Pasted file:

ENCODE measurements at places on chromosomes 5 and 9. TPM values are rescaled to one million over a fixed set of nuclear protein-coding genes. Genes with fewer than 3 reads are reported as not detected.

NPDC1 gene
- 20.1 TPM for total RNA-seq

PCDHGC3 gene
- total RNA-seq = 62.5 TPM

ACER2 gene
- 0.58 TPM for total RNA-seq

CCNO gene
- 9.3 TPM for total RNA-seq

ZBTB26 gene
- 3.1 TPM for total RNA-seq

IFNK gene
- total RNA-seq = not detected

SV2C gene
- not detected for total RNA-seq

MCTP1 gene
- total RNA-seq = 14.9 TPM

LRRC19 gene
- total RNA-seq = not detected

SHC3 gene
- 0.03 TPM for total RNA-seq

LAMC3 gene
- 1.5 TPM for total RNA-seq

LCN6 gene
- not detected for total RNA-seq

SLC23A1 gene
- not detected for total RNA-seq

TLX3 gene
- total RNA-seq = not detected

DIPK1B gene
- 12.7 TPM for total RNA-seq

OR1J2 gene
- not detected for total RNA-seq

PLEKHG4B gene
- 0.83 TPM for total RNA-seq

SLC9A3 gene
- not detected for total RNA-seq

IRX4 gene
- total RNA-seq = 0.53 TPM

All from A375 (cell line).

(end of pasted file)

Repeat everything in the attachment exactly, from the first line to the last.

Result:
ENCODE measurements at places on chromosomes 5 and 9. TPM values are rescaled to one million over a fixed set of nuclear protein-coding genes. Genes with fewer than 3 reads are reported as not detected.

NPDC1 gene
- 20.1 TPM for total RNA-seq

PCDHGC3 gene
- total RNA-seq = 62.5 TPM

ACER2 gene
- 0.58 TPM for total RNA-seq

CCNO gene
- 9.3 TPM for total RNA-seq

ZBTB26 gene
- 3.1 TPM for total RNA-seq

IFNK gene
- total RNA-seq = not detected

SV2C gene
- not detected for total RNA-seq

MCTP1 gene
- total RNA-seq = 14.9 TPM

LRRC19 gene
- total RNA-seq = not detected

SHC3 gene
- 0.03 TPM for total RNA-seq

LAMC3 gene
- 1.5 TPM for total RNA-seq

LCN6 gene
- not detected for total RNA-seq

SLC23A1 gene
- not detected for total RNA-seq

TLX3 gene
- total RNA-seq = not detected

DIPK1B gene
- 12.7 TPM for total RNA-seq

OR1J2 gene
- not detected for total RNA-seq

PLEKHG4B gene
- 0.83 TPM for total RNA-seq

SLC9A3 gene
- not detected for total RNA-seq

IRX4 gene
- total RNA-seq = 0.53 TPM

All from A375 (cell line).